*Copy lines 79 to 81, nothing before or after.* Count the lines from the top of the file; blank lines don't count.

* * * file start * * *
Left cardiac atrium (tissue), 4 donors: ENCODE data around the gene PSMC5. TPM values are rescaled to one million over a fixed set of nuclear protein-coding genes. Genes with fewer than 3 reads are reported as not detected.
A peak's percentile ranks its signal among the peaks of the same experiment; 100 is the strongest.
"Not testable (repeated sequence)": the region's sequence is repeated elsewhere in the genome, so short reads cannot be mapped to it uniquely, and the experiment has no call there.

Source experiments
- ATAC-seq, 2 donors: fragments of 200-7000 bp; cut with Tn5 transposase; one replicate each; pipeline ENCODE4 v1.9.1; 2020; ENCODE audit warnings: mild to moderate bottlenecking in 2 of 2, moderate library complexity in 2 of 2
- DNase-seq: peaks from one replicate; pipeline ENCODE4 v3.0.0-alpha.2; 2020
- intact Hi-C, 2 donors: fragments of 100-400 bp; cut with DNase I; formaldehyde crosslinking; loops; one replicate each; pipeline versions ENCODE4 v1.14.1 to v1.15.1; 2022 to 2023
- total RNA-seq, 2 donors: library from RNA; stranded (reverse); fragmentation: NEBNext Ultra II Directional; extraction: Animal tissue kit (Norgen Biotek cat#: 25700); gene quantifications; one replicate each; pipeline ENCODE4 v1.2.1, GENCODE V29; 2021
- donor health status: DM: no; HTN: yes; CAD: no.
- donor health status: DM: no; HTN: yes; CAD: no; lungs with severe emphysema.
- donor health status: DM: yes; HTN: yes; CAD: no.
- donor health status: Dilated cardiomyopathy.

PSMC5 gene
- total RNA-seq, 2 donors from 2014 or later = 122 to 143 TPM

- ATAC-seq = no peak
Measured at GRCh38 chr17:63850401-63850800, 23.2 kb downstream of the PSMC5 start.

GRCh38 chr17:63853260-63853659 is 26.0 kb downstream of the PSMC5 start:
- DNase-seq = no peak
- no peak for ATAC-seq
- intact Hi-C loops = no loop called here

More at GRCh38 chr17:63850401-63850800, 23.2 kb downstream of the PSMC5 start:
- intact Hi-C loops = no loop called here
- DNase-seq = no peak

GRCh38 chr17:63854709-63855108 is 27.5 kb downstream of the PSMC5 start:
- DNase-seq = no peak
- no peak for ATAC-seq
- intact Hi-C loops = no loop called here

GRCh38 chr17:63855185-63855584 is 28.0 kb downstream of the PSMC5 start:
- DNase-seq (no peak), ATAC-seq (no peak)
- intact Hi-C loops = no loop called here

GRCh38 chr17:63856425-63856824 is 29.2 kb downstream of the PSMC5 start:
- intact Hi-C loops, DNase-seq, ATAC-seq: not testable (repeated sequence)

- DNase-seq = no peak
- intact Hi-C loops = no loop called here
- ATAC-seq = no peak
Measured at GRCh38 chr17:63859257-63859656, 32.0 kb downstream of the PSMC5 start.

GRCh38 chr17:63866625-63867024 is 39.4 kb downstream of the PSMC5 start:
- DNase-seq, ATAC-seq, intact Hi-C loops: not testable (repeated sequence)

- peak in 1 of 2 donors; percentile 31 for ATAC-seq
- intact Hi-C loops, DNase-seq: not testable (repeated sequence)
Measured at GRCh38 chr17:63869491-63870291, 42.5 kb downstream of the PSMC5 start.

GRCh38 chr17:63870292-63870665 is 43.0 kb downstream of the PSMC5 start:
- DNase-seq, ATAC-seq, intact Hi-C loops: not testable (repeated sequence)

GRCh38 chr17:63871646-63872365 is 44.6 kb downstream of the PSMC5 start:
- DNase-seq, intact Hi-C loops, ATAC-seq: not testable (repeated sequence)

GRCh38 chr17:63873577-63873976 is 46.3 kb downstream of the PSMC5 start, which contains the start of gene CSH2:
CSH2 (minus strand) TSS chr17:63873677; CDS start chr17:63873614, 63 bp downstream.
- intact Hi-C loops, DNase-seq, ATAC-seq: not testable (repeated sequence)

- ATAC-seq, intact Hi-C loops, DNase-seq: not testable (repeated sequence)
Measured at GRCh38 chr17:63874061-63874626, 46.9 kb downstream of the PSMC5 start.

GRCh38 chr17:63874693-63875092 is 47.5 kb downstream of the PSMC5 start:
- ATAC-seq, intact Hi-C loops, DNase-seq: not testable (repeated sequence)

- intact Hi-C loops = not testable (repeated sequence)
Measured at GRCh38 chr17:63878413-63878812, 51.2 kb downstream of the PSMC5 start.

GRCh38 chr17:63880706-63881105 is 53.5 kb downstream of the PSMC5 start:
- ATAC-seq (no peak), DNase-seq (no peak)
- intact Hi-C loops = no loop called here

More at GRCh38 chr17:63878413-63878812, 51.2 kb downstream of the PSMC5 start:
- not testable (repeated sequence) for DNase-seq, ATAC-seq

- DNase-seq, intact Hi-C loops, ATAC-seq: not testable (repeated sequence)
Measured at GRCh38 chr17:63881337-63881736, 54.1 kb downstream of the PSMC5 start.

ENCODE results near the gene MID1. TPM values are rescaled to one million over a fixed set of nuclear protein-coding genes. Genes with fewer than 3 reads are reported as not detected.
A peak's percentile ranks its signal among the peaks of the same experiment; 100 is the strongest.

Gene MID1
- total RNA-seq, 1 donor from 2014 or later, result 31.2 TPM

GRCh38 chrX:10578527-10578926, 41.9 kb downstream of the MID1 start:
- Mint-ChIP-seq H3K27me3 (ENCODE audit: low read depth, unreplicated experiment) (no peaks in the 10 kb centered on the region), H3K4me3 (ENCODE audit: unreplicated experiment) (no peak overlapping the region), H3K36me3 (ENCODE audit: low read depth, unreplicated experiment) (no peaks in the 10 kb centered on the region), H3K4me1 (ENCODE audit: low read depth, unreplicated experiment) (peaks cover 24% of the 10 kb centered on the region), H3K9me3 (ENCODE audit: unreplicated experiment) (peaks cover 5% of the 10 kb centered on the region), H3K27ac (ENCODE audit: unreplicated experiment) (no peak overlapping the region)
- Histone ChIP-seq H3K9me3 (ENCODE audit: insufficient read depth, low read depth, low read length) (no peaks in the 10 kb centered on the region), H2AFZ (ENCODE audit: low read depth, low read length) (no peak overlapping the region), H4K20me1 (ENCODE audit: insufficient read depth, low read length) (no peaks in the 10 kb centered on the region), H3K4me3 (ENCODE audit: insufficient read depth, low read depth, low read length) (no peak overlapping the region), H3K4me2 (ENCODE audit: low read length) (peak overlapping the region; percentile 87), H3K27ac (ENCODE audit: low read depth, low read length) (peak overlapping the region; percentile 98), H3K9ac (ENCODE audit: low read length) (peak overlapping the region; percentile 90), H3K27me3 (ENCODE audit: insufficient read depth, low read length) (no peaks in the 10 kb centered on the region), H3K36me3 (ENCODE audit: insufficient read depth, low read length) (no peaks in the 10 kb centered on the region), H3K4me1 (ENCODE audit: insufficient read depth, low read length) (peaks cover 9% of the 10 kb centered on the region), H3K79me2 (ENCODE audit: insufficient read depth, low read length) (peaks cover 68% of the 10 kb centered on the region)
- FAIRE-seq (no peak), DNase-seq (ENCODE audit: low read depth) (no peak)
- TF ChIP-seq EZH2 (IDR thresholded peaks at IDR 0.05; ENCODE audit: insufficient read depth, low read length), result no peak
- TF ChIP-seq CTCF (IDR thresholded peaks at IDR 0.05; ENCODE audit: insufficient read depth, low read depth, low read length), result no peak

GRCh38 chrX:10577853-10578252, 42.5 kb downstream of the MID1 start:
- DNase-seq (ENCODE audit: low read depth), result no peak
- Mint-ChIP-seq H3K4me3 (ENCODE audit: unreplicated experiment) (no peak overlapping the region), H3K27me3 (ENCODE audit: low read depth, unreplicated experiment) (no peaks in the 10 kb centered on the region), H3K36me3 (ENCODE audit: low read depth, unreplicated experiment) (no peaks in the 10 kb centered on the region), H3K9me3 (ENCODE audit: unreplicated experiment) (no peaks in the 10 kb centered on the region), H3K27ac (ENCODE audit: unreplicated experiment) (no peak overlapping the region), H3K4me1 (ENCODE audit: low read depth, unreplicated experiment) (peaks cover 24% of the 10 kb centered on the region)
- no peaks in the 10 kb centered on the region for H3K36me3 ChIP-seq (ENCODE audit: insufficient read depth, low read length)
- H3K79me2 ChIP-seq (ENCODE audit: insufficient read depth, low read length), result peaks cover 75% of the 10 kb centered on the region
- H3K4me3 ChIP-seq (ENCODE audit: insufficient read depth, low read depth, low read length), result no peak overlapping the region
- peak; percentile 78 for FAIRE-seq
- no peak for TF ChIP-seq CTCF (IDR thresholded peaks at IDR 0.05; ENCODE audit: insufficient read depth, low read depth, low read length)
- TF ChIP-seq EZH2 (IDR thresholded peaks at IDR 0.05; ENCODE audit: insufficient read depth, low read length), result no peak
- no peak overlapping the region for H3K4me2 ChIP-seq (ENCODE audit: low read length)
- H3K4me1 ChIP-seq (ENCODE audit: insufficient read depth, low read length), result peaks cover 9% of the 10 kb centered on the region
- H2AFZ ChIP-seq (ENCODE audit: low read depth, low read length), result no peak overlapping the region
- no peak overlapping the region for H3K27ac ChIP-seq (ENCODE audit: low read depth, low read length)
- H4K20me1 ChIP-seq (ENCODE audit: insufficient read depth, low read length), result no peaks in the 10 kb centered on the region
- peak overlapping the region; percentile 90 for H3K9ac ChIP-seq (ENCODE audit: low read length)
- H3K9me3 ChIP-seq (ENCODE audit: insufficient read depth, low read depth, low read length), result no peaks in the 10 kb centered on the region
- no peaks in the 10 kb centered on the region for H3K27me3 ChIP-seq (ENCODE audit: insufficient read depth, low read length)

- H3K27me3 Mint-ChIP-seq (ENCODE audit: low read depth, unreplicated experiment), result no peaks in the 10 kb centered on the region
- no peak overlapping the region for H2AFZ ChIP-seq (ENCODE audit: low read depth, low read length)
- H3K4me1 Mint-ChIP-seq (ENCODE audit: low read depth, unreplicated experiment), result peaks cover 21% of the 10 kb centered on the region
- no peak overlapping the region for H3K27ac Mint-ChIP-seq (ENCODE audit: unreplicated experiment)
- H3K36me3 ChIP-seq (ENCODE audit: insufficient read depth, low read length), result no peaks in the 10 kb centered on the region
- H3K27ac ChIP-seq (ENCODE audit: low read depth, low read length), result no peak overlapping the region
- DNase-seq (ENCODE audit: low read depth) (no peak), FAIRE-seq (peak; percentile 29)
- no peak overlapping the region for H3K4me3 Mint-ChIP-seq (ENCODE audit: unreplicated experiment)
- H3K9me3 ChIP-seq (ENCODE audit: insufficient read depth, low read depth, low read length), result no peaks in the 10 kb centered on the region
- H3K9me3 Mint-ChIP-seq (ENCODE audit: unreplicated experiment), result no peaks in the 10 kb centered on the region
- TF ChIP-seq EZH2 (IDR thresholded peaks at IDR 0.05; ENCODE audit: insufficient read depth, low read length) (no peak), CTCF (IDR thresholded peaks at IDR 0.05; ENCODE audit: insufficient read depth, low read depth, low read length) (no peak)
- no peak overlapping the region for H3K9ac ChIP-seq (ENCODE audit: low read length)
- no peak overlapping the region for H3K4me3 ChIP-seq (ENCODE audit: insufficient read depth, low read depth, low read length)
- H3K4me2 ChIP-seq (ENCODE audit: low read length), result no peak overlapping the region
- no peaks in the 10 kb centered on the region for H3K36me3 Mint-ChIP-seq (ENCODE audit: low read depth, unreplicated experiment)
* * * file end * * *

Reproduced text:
- no peak for TF ChIP-seq CTCF (IDR thresholded peaks at IDR 0.05; ENCODE audit: insufficient read depth, low read depth, low read length)
- TF ChIP-seq EZH2 (IDR thresholded peaks at IDR 0.05; ENCODE audit: insufficient read depth, low read length), result no peak
- no peak overlapping the region for H3K4me2 ChIP-seq (ENCODE audit: low read length)